Will 'Precious' And 'Avatar' Change Things For Black Actresses?

Gabourey Sidibe, Zoe Saldana and more discuss how Oscar attention might make a difference.

BEVERLY HILLS, California -- Sunday evening, [article id="1633362"]Mo'Nique was making history[/article] by accepting a Best Supporting Actress award and paying tribute to the first black actress to win an Oscar, "Gone With the Wind" star Hattie McDaniel. In a year in which "Precious" put some marvelous acting skills on display and Zoe Saldana went to outer space twice in the sci-fi hits "Star Trek" and "Avatar," one has to wonder: Are there any boundaries still standing in Hollywood for black actresses?

"As I look around, I think we're pretty good," grinned "Precious" star and fellow Oscar nominee Gabourey Sidibe when we caught up with her before the weekend at Essence's annual Black Women in Hollywood luncheon. "But we can get better. Everything could be better."

"I think for women in general, it's getting much better," agreed Saldana, now the star of [article id="1630535"]the biggest film of all time[/article]. "The fight has always been in us. I think we've just changed the reasons as to why we're fighting."

Mary J. Blige, who also attended the event, said that she had similarly been inspired by the nominations of people like Sidibe and Mo'Nique. "I absolutely think it's better for black women in Hollywood," Blige explained. "We understand, and so many of them understand, that it's hard work -- and they've done the work. This is why they're being nominated."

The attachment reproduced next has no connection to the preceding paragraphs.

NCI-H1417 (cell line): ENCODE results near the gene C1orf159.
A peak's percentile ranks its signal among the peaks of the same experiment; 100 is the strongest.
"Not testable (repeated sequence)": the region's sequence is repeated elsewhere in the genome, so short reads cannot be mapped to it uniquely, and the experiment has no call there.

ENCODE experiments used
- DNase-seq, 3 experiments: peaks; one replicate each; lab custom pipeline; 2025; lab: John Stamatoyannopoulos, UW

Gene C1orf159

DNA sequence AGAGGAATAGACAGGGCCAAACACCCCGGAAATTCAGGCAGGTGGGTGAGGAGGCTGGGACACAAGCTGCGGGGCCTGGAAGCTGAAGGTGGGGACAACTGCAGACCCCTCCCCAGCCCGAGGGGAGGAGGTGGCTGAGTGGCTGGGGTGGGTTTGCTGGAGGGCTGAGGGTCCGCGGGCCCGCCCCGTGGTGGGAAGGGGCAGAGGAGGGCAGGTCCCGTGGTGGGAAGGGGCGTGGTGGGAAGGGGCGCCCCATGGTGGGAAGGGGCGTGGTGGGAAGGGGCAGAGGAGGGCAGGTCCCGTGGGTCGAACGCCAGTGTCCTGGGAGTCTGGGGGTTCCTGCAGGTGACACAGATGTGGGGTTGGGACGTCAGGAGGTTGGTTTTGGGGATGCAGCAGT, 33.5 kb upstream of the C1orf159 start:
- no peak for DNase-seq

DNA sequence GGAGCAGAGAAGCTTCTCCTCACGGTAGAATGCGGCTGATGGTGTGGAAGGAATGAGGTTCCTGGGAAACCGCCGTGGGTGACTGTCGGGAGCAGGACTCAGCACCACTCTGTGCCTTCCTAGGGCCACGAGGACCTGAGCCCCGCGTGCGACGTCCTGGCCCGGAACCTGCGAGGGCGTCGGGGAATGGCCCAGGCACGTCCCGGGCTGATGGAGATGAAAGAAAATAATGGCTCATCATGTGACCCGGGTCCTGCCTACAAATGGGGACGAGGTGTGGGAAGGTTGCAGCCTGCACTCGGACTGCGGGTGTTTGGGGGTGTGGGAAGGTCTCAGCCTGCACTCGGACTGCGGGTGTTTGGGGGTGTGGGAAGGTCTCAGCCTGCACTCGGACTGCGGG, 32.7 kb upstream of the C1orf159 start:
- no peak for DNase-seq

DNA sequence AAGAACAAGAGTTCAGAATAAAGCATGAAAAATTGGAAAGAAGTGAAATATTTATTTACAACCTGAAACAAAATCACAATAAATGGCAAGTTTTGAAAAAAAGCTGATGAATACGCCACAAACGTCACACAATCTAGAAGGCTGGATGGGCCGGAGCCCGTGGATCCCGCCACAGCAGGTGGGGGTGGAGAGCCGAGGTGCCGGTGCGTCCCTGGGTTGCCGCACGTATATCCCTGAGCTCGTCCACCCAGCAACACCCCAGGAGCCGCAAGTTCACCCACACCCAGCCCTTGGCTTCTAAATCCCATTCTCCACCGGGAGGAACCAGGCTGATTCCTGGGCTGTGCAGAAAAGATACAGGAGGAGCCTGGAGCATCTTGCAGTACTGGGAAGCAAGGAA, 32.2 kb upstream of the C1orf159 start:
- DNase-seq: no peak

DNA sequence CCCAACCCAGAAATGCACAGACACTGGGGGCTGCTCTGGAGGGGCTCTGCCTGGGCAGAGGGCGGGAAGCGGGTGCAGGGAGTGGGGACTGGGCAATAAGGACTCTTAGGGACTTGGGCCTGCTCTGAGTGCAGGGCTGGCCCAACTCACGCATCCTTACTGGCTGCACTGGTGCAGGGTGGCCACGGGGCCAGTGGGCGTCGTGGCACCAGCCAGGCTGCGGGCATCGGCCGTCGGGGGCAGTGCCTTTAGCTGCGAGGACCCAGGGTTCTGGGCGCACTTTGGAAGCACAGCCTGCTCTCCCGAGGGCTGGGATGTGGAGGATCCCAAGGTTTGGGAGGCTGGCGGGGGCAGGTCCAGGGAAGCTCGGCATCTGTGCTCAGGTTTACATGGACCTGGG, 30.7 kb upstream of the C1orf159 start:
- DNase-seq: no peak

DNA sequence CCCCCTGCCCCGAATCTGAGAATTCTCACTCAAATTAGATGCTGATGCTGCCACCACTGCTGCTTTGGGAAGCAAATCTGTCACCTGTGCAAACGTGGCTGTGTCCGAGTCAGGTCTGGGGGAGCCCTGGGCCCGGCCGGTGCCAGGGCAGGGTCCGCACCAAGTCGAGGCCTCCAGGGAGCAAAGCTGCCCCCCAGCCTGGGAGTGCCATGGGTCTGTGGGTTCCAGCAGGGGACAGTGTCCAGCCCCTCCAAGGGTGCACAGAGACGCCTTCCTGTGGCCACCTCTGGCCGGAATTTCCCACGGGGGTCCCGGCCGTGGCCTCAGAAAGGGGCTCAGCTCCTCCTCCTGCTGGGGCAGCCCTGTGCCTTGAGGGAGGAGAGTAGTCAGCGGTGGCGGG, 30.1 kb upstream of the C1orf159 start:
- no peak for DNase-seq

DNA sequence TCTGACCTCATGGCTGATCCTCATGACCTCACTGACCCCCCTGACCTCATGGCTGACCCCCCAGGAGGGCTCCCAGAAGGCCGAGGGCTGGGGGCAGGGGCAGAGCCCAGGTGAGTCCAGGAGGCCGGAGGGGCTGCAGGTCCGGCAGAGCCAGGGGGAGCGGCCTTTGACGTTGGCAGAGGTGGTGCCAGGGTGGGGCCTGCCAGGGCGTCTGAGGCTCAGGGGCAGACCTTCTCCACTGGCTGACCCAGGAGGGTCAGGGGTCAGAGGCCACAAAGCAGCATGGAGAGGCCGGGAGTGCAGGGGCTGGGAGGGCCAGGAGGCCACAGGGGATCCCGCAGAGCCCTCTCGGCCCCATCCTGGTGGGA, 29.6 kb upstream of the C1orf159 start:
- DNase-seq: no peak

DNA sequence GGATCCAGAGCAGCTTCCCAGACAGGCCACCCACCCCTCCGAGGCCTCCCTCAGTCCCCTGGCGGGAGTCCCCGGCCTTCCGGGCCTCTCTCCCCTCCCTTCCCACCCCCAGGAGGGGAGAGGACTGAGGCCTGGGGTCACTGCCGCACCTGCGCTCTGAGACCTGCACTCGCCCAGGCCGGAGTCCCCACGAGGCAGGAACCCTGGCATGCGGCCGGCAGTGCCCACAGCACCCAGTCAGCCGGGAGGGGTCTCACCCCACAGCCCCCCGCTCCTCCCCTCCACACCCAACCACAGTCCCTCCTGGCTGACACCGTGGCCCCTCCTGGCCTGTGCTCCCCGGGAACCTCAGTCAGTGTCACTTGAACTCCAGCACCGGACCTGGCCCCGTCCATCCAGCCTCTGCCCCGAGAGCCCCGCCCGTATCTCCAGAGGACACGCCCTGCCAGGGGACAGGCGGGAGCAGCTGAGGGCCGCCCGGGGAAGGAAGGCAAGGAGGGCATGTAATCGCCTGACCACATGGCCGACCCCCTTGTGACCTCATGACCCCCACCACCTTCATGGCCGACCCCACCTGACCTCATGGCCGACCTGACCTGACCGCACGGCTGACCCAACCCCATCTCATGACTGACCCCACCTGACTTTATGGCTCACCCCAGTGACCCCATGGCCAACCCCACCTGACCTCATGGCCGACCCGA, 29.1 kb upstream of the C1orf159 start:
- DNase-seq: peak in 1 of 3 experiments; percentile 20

"It's getting better every day," agreed Paula Patton, who when not being known as Mrs. Robin Thicke is the star of "Déjà Vu," "Idlewild" and other films. "We have a ways to go, but it's getting better everyday.

"I think it's done amazing things," Patton said specifically of "Precious," arguably the greatest collection of female African-American performances ever assembled -- at least, in the eyes of Oscar. "We look at Mo'Nique's career and being able to showcase her amazing talent. And Gabourey Sidibe is just phenomenal in the film; it's been very helpful."

Then there's Keke Palmer, the 16-year-old "True Jackson, VP" actress who already has several films under her belt, big dreams ahead and said that wins like that of Mo'Nique are making it much easier for her generation. "I definitely see things getting better -- we have more young African-American girls coming up and we are doing positive things," Palmer insisted. "And that's what we need. I feel like, when I come to a place like [the Black Women luncheon], I get more inspiration and it makes me want to speak out to girls that are younger than me that don't know they can do it.

"I can do anything that I want to do, because when they did it it wasn't able to be done," Palmer said of Oscar winners like McDaniel and Halle Berry who've come before her. "And whatever I'm going to be achieving soon, people probably thought would have never been done. That makes me want to work harder and keep making people proud."

Relive all the best moments from the 2010 Academy Awards with photos, interviews, blogs, post-show analysis and more, right here at MTV News.

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